The protection of women often is being used as a reason for not employing them or to not place women in certain positions.  Although the intention appears to be good, this action does restrict women in fully exploring their potentials.

Another consideration in the recruitment of women is the provision of maternity leaves, and the obligation of workers to care for their children. Although these two rights are guaranteed by law, recruitments often prefer to anticipate problems such as vacancies because women workers are taking their maternity leave.

“A three-month maternity leave is quite a long time and either we have to add personnel or dump the burden to their work partners. This is unfair to them,” said Ahmad.  “Professionals also refuse to be hire just for a few months. It is clearly difficult,” he added.

Aside from exclusiveness, women also may also have a heavier workload compared to men. They are often asked to do work that are not stipulated in their job description.

Romanian academic Mihaela Chraif and friends, in Gender Differences in Workload and Self-Perceived Burnout in a Multinational Company from Bucharest (2015) explained that at the end, women dedicate their energy to someone else and this is causing an imbalance between their personal and professional life.

This condition is what “Citra”, 24, experiences as a social media administration staff and content writer in a printing company in Jakarta. Besides her assigned duties, she was often asked to also clean the work room. There are 12 workers, and all but two of them are men. The argument they came up with is that women usually clean better than men.

“Before I worked here, they would use a cleaning service once a week, but since I came, I am the one doing it,” she said.

The Huffington Post has coined a term for this situation – weaponized incompetence, or the act of pretending being incompetent in a particular duty just to avoid having to do it. Although men can actually do that too, it is women who are expected to do this cleaning work.

Kurt Smith, a therapist from Roseville, the United States, said that anyone who is subjected to this, should report it to colleagues or superiors, and not just accept the assignment to prevent a conflict from developing.

Citra once asked extra money for this duty that was actually not her responsibility, but her boss only said that “that is just an initiative, so, an appreciation is enough.” She continues to perform this cleaning but just because she cannot stand being in a dirty room.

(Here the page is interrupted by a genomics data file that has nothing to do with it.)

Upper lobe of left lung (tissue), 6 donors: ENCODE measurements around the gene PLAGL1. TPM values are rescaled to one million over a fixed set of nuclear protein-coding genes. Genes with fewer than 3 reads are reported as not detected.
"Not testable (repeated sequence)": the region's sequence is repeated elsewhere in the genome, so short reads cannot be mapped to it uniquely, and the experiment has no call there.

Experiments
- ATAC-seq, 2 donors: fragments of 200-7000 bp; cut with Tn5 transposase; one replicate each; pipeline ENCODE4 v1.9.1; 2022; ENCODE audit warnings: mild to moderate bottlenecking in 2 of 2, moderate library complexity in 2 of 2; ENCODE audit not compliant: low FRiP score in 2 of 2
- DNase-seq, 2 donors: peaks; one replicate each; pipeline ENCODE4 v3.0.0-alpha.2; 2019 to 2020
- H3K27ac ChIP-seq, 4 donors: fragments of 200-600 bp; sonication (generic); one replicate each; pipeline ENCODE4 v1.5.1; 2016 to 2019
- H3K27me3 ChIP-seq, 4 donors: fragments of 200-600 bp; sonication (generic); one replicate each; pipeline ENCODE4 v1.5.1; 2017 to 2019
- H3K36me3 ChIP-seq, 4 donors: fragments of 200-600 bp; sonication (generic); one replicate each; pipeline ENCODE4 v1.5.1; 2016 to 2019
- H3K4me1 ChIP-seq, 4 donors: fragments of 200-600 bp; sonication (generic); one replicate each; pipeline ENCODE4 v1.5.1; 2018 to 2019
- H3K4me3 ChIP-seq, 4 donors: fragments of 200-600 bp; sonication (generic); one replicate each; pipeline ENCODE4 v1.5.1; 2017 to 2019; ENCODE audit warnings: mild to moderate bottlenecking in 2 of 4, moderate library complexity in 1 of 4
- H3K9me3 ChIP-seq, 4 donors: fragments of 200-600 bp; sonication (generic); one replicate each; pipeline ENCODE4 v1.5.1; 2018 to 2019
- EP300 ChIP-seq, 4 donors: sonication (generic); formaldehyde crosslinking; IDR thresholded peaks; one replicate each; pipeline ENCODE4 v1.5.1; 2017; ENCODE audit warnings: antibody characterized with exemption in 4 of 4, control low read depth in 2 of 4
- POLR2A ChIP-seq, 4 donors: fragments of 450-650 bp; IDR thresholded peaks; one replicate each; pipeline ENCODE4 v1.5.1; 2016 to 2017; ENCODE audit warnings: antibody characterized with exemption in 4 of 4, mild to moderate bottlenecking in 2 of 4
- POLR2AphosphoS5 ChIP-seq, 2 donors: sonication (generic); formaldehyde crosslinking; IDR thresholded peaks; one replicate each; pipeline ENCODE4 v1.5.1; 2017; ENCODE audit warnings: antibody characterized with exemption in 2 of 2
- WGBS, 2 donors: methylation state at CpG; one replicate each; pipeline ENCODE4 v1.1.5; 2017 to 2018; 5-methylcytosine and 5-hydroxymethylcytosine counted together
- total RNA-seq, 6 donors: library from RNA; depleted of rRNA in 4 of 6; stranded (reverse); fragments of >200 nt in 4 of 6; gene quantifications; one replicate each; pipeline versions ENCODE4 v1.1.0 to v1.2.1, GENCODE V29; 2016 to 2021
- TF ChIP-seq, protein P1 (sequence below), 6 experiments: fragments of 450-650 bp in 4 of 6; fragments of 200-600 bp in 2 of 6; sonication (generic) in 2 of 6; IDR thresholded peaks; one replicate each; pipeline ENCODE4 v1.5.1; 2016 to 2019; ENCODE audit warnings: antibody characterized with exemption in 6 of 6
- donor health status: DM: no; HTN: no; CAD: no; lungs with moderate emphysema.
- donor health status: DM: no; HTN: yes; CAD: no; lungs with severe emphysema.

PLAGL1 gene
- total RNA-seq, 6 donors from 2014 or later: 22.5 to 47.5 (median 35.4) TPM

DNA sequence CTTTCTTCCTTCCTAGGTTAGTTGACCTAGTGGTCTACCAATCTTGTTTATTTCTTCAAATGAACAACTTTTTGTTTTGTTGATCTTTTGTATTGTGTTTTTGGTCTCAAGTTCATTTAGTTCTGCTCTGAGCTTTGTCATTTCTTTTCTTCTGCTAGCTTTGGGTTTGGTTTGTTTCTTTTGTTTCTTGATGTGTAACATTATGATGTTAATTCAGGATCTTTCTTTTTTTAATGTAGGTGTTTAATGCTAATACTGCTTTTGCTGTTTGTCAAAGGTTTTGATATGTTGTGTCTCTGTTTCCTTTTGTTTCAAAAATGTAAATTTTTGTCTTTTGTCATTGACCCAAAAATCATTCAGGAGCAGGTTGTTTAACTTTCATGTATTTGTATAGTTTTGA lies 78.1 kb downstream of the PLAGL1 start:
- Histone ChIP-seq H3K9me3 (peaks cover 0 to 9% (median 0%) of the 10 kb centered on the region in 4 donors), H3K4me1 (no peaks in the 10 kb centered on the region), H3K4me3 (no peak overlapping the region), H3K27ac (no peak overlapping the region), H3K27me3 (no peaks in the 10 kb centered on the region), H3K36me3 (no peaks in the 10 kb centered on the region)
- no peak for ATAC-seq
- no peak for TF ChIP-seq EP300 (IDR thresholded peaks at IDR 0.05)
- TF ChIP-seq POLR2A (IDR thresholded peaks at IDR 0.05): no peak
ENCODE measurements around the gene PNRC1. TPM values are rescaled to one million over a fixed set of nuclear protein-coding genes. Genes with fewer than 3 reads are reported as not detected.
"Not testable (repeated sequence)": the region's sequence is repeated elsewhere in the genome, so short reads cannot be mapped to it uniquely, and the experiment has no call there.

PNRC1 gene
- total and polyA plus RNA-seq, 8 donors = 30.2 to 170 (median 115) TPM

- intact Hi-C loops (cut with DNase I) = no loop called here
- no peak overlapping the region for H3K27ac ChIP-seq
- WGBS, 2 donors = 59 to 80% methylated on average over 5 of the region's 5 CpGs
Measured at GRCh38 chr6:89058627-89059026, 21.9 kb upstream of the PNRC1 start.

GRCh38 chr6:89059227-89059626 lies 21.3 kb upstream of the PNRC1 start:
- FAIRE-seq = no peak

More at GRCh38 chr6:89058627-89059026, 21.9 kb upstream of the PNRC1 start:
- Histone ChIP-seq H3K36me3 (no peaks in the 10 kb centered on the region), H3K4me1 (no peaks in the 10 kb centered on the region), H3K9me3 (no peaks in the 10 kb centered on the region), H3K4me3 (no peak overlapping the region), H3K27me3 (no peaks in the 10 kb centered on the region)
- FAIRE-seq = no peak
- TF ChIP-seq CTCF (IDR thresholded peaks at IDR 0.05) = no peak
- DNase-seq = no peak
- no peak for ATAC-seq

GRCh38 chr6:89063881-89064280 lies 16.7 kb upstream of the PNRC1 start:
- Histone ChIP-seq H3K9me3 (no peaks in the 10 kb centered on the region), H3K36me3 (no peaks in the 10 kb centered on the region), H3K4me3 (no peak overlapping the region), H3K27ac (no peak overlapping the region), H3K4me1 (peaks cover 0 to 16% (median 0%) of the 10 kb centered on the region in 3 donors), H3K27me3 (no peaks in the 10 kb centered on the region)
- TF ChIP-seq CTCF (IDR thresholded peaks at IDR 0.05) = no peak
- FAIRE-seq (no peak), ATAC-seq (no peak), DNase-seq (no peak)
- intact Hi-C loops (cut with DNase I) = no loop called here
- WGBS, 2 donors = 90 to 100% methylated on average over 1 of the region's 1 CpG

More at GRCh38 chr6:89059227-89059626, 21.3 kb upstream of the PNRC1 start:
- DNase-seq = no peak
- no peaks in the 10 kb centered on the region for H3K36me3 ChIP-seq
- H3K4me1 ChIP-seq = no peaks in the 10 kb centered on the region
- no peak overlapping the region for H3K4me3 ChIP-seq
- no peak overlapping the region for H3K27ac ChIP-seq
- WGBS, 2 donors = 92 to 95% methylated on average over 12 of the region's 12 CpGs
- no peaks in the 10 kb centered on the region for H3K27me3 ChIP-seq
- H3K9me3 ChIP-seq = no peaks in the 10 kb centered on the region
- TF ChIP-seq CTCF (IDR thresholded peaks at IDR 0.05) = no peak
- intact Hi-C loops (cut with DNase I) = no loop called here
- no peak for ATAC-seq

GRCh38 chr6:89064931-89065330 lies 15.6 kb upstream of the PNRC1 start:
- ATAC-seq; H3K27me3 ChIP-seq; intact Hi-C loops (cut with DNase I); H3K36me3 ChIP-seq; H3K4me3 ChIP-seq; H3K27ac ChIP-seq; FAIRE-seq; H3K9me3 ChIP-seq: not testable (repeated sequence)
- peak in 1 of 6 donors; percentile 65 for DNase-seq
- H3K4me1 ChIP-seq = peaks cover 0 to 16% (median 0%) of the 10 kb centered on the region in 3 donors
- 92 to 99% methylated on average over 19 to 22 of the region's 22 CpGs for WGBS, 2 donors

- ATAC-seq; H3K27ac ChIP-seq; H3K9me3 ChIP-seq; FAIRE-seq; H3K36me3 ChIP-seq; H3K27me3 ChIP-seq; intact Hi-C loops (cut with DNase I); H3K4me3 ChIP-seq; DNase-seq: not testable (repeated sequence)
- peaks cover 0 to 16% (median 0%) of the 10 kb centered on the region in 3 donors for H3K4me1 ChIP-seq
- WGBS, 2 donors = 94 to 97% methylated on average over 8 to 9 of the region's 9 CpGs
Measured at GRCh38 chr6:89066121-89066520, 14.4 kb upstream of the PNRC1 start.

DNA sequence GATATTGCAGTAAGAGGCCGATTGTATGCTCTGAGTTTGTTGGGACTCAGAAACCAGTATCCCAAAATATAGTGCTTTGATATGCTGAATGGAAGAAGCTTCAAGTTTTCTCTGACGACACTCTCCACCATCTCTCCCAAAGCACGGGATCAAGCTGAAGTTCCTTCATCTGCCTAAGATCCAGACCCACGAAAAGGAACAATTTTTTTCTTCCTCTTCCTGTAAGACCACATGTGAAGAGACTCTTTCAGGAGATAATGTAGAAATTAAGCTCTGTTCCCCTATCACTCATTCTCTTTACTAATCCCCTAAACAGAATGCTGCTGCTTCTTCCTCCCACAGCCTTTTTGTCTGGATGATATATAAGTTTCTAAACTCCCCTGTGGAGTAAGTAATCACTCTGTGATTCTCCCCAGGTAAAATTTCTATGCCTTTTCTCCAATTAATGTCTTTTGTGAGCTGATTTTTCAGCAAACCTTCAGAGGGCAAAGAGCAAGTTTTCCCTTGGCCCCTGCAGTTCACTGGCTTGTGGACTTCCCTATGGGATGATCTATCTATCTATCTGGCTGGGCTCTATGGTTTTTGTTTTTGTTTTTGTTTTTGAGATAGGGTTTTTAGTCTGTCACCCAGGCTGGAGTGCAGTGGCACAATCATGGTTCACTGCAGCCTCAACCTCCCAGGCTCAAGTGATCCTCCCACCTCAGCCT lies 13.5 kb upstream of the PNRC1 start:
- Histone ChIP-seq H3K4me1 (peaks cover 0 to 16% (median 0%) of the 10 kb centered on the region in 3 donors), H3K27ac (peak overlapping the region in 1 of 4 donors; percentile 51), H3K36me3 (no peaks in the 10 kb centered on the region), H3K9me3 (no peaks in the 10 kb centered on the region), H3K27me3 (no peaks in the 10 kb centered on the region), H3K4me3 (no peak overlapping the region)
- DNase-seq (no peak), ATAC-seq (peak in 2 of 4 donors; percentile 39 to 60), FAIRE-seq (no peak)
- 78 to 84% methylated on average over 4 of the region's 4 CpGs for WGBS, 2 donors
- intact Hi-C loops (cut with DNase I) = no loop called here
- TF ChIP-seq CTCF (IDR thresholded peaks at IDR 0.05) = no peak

Aside from exclusiveness, women also may also have a heavier workload compared to men. They are often asked to do work that are not stipulated in their job description.

Also read: So Long Japan The Land of Corporate Warriors a Working Moms Story

Efforts to Eradicate gender bias

Still, despite the prevalence of gender in most companies, some have put in place a system and policies to create a more inclusive work environment. Gojek and Tokopedia, two companies that have partially merged into GoTo, each were already aware since their establishment, of the need for inclusivity and equality.

 “The key is the commitment of its leaders, this is translated into key performance indicators, and action items as strategy, “GoTo Senior Public Affairs Manager Josefhine Chitra said.

Those steps, she said, needed to be integrated with the company’s targets so that their executions are not just mere lip service. One of the policy programs implemented by GoTo is Diversity, Equity, and Inclusion (DEI), to create more inclusion and diversity.

Through DEI, they formed Women at Gojek, an employee resource group that made sure there was gender equality and diversity in the company. A number of activities is then derived from that, such as mentorship and a discussion forum. One of which is related to how women who became mothers for the first time can balance this with their professional life.

We want to share what are the challenges for first time mothers. Because Gojek workers are relatively in mid-careers, or just got married and have children,” Chitra said.

The recruitment process also made use of a software to prevent job description for vacancies do not favor male or female traits, so that there would be no discrimination.

To support a balanced life for its employees and also to boost productivity, GoTo also applies flexible work hours which also do not have to be for eight straight hours. The company also provides a lactation room and a child day care.

But this also did not mean that there was no obstacles it its implementation. Until now GoTo is still facing difficulties in raising the number of its women employees at its technical department or those with science, technology, engineering, and mathematics (STEM) background.

“There is still a stigma in our society, that women do not need to go into technics or computer science,” said Chitra. The fact is, that those fields are where inclusive and diversity algorithm for all are created.

This business, that deals with the technology industry and services the public, must be diverse and inclusive, not only in terms of gender, but also in cultural background, minority groups and personal characters.

Inclusivity is therefore, also implemented among the company’s partners, merchants and even consumers. With this, the entire company will be embraced and form a safe environment for all.

“If we are not diverse and inclusive, how can we make sure that our products can capture the perspectives and needs of the various people?” said Chitra.

This journalistic project is supported by Meedan, a non-profit organization the field of technology which has the vision to strengthen digital literacy and global journalism.

This is the English version of the original article.

Aurelia Gracia adalah seorang reporter yang mudah terlibat dalam parasocial relationship dan suka menghabiskan waktu dengan berjalan kaki di beberapa titik di ibu kota.